Big Changes

Dear Blog Readers,

I love you.  You are the rain to my desert. I love you so much that I want you to get as much enjoyment as possible out of my blog.  And since D.C. provides low concentrations of my primary satire material-that is, Russian Jews (and really, there’s only so much I can mock Mr. B since he still peels my oranges for me,) we are moving (back) to Philadelphia.

Remember this?

It’s been a tough six (seven?) months since then, most of which I have spent wrestling with myself, playing acrobatic mindgames of “what if this and what if that” with the Arlington moon  as I-395 outside my window passively hummed by.

This decision was made infinitely harder because now there are two of us impacted by any decision either makes, and even though it’s a decision we’ve reached and agreed to mutually, our lives will still be in a mild chaos for the next several months, because, who the hell is going to peel my oranges in Philly? (did I use the word decision enough in that last paragraph?)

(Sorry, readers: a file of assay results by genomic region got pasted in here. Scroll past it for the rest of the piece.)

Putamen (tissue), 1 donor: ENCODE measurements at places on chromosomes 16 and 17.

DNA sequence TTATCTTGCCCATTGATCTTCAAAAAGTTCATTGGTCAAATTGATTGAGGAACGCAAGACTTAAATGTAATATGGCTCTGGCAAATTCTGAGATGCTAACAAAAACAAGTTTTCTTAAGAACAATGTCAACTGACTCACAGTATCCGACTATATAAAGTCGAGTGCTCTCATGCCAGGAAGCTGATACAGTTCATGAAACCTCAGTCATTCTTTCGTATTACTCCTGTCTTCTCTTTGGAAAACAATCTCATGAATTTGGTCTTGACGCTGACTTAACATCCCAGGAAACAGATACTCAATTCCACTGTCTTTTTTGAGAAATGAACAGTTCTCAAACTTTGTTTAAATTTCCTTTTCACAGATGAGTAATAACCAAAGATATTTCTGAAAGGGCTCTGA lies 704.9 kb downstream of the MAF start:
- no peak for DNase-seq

There is nothing (except the traffic and Michaele Salahi) that Mr. B and I don’t love about D.C. For us, it is the perfect place to live.  It is probably my second-favorite place in the world (aside from the Tel Aviv beach at night.)  We could have sunny breakfasts every weekend, take in the embassies, go see a famous authors, National Book Festivals, dragon boats, meet really cool people, and on and on.

However, we have come to several realizations.

  • The cost of living is way too high for us to buy a house we’d like here, especially big enough for expanding our family with Keeshonds or having anyone stay over to visit beyond the one-bedroom condo we rent now. The key here is the mean home price difference.